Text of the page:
Emmanuel Stewart

“School is important; families of color sometimes get lost and it is important for them to continue seeing someone like me as a leader.” 

Emmanuel Stewart, who currently serves as the principal at Harvey Milk Civil Rights Academy in San Francisco, has dedicated almost 30 years to working in schools in the San Francisco Unified School District (SFUSD). 

Stewart started his career as a paraprofessional, became a teacher, then a science administrator, then assistant principal and now serves as a principal. “I’m blessed,” Stewart says. “You don’t know how fortunate I’ve been to serve in these leadership roles.”  

Stewart speaks about his journey with immense passion and dedication, and makes clear his gratitude and humility for those who have shaped his path. “I can’t say enough about working in [San Francisco]; I was recognized as Elementary Principal of the Year in 2018. Everything comes around. You don’t expect these accolades and just hope someone sees the work that you’re doing,” he said.  

Stewart emphasized the importance of trust and transparency in serving as a strong community leader. “Sometimes administrators have a tendency not to live in the community where they’re at. Students and families actually saw me at small corner stores in the community, which gave myself more credibility serving in this administrative role,” he said of his time working at Dr. George Washington Carver Elementary School, within the SFUSD.  

“Having the opportunity to win the election for the Elementary School Representative for the United Administrators of San Francisco (USAF), and being reelected this year, meant that people trust what I am doing,” Stewart said.   

Stewart has fought and battled colon cancer, finishing chemotherapy in 2016 upon his return to Dr. George Washington Carver Elementary School to serve as principal. “When I finished the chemotherapy, that was critically important for myself,” he shared.  

He recently became principal at Harvey Milk after leaving a tremendous legacy at Dr. George Washington Carver. Stewart took the role wanting to “make a difference in the lives of students of color. Everything I have done has been about supporting families who are marginalized in society, so their voices don’t get lost.” He was asked by a colleague if he’d be willing to apply for the open position at Harvey Milk. “For each pathway and opportunity there has been something that led me that way, someone else has laid a pathway for me to follow by faith.”  

During his time leading Carver, the school won a 2018 QTEA Innovation Award for its project focused on empowering African American boys to build literacy skills, which gave all boys a bookshelf to take home and facilitated family field trips to bookstores to purchase books for their homes. “Many of those families never had an opportunity to go inside Barnes & Noble, so we would meet families to go and have the boys pick their own books with their parents.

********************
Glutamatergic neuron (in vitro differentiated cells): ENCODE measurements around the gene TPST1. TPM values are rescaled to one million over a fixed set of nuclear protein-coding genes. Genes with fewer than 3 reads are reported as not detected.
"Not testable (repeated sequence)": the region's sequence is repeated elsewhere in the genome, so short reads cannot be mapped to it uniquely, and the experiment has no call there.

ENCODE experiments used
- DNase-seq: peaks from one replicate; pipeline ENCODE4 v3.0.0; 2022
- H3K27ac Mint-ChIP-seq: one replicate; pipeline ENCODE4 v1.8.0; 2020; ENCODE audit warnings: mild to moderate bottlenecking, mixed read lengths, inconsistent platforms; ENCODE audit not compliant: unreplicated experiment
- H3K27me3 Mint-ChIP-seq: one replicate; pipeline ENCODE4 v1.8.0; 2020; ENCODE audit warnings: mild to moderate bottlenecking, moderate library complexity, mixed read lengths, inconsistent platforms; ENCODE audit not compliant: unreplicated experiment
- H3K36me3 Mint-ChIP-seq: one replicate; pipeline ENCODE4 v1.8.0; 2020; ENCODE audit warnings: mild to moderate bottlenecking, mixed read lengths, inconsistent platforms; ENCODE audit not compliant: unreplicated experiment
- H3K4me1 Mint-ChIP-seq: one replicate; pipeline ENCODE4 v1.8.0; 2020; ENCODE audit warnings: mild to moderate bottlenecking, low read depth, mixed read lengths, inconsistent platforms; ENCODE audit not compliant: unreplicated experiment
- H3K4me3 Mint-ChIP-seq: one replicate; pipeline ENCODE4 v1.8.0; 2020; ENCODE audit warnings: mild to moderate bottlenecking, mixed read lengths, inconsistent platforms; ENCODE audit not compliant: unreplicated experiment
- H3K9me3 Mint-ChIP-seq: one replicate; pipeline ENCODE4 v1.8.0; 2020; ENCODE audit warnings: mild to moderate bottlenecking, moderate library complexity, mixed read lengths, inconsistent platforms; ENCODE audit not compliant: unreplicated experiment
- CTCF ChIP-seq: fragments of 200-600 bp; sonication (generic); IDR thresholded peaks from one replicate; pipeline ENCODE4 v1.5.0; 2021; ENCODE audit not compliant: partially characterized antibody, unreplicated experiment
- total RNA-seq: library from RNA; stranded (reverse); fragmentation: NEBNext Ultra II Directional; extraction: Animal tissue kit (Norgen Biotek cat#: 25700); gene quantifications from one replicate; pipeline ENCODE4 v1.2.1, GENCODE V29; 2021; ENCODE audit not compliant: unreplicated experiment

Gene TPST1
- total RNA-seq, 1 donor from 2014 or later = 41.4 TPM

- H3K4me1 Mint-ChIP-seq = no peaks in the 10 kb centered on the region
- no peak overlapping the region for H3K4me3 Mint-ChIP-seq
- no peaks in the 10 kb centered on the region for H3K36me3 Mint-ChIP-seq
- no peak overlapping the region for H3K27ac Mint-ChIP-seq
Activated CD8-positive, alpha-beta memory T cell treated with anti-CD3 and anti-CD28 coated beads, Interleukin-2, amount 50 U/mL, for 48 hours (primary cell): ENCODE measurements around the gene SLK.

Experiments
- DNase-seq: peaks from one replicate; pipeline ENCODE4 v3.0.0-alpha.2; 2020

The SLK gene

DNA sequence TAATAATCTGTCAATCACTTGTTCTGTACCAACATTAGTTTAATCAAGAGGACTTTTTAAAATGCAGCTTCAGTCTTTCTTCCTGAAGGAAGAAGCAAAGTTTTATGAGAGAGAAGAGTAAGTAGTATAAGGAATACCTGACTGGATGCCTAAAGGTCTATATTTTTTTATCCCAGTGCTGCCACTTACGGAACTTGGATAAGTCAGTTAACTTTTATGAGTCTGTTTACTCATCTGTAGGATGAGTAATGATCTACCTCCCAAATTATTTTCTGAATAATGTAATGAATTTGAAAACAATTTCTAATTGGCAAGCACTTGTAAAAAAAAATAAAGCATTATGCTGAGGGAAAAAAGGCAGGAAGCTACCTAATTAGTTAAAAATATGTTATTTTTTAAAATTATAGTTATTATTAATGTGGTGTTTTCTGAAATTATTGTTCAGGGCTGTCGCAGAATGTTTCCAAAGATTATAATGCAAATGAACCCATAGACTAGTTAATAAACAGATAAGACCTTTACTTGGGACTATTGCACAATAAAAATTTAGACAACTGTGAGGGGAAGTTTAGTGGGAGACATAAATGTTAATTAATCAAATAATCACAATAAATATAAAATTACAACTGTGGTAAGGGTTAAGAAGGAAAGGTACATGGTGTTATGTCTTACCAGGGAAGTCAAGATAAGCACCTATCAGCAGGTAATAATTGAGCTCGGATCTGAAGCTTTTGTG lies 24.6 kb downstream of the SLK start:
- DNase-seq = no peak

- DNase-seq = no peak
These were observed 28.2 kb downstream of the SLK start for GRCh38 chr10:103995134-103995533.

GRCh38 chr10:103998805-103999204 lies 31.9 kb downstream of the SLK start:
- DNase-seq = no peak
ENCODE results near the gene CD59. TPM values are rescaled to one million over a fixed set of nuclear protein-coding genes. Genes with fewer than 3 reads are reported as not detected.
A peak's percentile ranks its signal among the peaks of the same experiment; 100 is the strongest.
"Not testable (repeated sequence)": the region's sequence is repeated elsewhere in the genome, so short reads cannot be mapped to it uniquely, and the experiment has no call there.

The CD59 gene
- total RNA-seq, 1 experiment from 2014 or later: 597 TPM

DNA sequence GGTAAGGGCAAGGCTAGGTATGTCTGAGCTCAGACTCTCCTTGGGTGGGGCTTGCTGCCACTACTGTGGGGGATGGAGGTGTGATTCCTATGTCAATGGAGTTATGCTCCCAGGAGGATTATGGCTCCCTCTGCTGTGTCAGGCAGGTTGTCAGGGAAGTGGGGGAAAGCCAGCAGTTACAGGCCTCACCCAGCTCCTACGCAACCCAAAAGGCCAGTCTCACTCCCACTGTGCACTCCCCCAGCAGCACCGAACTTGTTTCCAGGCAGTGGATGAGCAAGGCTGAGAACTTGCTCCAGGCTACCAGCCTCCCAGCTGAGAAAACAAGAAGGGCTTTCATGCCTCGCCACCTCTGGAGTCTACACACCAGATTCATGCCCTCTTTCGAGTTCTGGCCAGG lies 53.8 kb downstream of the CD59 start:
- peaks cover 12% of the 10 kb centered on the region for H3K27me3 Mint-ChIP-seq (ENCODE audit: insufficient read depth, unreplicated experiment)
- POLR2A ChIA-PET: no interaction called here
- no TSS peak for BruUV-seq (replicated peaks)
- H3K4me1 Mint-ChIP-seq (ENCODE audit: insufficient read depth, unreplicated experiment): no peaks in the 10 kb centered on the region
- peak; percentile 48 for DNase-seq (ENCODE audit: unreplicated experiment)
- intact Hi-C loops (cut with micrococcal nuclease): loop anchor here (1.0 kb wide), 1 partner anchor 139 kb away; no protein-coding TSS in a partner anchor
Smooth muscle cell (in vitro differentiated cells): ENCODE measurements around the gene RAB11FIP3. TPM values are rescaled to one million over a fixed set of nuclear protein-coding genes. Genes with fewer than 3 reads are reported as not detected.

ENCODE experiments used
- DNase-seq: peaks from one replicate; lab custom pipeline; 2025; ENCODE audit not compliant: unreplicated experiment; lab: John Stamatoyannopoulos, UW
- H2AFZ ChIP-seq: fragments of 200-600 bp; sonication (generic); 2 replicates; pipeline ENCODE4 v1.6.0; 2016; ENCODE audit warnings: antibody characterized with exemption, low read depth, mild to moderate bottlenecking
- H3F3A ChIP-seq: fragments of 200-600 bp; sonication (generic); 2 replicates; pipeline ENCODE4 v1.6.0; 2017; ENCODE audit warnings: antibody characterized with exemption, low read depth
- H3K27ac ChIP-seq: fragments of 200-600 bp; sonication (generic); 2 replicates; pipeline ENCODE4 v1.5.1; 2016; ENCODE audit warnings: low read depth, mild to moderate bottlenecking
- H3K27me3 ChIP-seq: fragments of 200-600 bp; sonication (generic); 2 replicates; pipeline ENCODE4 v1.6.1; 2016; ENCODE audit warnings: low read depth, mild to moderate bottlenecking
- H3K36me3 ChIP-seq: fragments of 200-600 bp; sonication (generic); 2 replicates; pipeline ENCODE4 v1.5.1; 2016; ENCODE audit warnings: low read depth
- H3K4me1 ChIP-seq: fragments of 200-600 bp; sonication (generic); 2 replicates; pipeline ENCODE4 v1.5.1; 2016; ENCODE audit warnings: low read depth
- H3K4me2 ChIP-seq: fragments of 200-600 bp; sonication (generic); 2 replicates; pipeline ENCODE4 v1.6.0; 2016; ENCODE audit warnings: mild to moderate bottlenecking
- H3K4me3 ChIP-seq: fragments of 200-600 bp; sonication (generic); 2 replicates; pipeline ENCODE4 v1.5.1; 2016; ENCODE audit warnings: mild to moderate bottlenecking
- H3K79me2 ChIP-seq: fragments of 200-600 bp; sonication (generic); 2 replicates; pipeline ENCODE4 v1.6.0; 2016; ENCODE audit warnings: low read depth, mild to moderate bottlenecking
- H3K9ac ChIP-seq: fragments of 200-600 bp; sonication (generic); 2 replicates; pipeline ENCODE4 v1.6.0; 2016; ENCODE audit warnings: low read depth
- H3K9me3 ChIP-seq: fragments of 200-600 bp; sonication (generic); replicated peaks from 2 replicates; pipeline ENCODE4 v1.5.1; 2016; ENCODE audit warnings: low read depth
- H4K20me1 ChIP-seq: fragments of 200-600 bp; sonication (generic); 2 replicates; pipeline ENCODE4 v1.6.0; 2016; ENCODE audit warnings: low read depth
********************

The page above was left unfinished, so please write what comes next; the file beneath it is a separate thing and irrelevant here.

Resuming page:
"Having families be able to enjoy time with their boys choosing books they wanted to read was part of the project and something I am proud of,” he noted. Under his leadership, the school also won a 2017 Innovation Award for its project aiming to increase the number of instructional minutes spent in class for African American male students through their “Making a Man” series that brought in role models and allowed students to serve as peer leaders. “Just the fact that somebody saw the work we were doing was impactful, it made a huge difference in the children and families’ lives.”  

Strong, clear leadership has become so important to Stewart that he recently accepted enrollment in the Organization and Leadership (Ed.D.) program at the University of San Francisco, which he plans to begin in Fall 2021.

“It is critical for me to understand decision making and leadership—how it affects others, how men of color are serving communities of color and how their leadership has made differences in the schools they serve,” he said.  

“I believe in this shared decision-making process; everything I do is always thinking about this shared process that supports the school. We have not opened our public schools in San Francisco yet. We would love to be able to open schools like Harvey Milk in a safe manner,” Stewart shared. “It’s all about trust and transparency and making sure you manage to keep the word you have. People will listen and want to support what you’re about.”  

Stewart’s passion for supporting and mentoring boys of color has been a central part of his career. “As an African American male, completing the Principal Leadership Institute at Berkeley’s Graduate School of Education was something I never thought I would be able to accomplish.

"Here I stand with a master’s degree from Berkeley and to continue to move on and lead others, I never thought people would give me the opportunity to do so.” Stewart is proud of the legacy he is leaving for all students and boys of color; with his wife of almost 30 years, he has two of his own sons who have followed his footsteps into the world of education.